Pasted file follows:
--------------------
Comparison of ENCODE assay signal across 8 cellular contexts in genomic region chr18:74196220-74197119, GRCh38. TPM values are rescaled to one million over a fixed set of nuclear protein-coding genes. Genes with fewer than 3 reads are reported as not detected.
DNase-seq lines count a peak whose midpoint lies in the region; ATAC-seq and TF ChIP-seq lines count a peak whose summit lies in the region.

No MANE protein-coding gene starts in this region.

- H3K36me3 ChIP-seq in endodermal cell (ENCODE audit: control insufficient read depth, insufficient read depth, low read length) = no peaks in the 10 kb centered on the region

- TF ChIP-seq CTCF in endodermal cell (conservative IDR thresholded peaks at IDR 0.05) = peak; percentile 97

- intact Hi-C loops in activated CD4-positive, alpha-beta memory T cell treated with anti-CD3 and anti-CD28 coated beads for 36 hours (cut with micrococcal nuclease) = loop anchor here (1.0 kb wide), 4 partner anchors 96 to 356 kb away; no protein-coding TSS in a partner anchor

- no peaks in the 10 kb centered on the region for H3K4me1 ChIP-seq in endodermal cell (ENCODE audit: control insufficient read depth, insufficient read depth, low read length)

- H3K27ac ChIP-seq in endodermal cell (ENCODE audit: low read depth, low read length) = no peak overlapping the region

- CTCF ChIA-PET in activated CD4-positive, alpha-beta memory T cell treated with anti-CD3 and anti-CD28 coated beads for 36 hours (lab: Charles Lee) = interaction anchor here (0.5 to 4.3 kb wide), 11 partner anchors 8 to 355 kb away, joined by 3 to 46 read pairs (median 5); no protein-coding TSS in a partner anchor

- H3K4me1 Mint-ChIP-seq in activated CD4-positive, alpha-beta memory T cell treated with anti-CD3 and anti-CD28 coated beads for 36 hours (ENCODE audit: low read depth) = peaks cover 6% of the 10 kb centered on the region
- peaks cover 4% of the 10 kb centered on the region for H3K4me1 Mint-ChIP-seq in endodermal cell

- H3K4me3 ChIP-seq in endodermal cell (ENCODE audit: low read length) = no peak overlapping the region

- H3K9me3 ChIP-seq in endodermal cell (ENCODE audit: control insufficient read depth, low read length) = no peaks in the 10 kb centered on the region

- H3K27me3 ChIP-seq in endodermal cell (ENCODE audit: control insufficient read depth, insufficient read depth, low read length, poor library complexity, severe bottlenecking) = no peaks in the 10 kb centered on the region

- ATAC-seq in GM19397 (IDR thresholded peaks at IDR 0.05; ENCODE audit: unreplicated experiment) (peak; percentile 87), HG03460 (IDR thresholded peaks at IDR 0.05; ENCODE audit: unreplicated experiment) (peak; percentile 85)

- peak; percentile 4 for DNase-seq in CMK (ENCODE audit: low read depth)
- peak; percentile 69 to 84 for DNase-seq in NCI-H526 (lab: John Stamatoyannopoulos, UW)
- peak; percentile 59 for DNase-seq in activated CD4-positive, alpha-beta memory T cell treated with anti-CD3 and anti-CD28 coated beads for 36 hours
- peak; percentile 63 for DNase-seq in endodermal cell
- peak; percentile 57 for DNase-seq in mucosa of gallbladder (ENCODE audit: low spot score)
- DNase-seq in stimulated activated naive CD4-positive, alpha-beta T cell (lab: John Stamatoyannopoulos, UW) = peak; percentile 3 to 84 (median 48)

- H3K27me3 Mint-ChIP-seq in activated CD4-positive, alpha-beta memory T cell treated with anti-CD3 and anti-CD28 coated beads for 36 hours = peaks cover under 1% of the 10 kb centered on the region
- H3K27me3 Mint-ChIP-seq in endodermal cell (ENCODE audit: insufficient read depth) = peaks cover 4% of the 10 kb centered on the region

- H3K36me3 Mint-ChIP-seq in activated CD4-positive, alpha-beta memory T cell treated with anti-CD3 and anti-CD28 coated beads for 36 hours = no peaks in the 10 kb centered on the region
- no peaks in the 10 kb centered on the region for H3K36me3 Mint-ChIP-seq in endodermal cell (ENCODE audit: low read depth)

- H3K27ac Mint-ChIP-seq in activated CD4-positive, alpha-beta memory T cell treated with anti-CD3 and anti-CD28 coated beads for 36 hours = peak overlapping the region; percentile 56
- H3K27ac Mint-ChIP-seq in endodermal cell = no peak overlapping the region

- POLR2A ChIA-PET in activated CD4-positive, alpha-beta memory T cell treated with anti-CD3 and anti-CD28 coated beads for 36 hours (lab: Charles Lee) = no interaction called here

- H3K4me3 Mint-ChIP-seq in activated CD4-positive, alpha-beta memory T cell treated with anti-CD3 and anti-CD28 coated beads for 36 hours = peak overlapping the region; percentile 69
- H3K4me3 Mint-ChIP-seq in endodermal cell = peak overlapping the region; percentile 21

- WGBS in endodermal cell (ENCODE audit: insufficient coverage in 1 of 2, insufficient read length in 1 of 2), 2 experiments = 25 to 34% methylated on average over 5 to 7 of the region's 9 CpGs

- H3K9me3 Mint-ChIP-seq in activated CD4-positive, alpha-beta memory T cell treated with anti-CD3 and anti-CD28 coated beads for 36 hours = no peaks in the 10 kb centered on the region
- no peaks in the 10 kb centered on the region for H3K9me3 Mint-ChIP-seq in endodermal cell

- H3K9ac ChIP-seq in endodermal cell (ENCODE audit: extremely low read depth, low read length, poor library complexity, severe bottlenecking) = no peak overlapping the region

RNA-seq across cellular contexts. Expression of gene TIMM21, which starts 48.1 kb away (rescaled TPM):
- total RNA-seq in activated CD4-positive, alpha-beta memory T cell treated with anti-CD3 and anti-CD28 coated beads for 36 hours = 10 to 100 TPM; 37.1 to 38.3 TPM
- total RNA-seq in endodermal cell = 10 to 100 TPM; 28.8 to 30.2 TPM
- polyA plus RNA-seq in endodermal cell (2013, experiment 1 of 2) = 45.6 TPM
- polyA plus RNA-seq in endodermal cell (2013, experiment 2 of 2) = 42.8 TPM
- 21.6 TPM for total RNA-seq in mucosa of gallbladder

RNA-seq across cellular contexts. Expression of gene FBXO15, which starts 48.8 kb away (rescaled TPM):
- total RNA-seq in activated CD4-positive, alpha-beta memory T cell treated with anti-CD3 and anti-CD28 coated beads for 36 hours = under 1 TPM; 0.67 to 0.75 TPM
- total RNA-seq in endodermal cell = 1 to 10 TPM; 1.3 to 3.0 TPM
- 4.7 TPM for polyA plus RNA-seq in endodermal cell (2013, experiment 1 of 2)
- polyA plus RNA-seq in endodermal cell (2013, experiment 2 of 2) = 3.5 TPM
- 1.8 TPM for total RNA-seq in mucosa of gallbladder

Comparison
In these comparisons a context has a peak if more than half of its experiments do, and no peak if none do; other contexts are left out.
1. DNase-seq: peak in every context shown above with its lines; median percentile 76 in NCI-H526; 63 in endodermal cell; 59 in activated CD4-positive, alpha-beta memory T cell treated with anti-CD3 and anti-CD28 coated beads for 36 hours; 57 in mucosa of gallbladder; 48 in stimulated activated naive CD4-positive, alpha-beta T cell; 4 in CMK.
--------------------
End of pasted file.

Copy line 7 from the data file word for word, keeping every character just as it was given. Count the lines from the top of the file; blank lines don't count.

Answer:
- no peaks in the 10 kb centered on the region for H3K4me1 ChIP-seq in endodermal cell (ENCODE audit: control insufficient read depth, insufficient read depth, low read length)